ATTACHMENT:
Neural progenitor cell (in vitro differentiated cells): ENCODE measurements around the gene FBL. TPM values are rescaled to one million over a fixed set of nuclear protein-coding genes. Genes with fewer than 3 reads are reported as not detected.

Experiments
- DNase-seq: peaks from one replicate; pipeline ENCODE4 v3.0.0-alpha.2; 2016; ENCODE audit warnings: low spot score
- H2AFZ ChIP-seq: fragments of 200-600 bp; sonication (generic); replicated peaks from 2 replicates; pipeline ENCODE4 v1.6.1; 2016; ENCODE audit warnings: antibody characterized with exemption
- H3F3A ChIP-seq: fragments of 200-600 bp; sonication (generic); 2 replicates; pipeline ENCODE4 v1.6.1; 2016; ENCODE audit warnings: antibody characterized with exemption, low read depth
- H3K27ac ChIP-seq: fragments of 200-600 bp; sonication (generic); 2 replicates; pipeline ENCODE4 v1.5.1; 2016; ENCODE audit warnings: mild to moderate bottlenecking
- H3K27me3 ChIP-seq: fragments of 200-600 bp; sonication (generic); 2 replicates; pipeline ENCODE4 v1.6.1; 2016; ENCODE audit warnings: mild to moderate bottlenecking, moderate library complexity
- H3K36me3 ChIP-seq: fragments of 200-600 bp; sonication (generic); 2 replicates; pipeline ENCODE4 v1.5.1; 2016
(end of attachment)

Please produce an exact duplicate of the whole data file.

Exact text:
Neural progenitor cell (in vitro differentiated cells): ENCODE measurements around the gene FBL. TPM values are rescaled to one million over a fixed set of nuclear protein-coding genes. Genes with fewer than 3 reads are reported as not detected.

Experiments
- DNase-seq: peaks from one replicate; pipeline ENCODE4 v3.0.0-alpha.2; 2016; ENCODE audit warnings: low spot score
- H2AFZ ChIP-seq: fragments of 200-600 bp; sonication (generic); replicated peaks from 2 replicates; pipeline ENCODE4 v1.6.1; 2016; ENCODE audit warnings: antibody characterized with exemption
- H3F3A ChIP-seq: fragments of 200-600 bp; sonication (generic); 2 replicates; pipeline ENCODE4 v1.6.1; 2016; ENCODE audit warnings: antibody characterized with exemption, low read depth
- H3K27ac ChIP-seq: fragments of 200-600 bp; sonication (generic); 2 replicates; pipeline ENCODE4 v1.5.1; 2016; ENCODE audit warnings: mild to moderate bottlenecking
- H3K27me3 ChIP-seq: fragments of 200-600 bp; sonication (generic); 2 replicates; pipeline ENCODE4 v1.6.1; 2016; ENCODE audit warnings: mild to moderate bottlenecking, moderate library complexity
- H3K36me3 ChIP-seq: fragments of 200-600 bp; sonication (generic); 2 replicates; pipeline ENCODE4 v1.5.1; 2016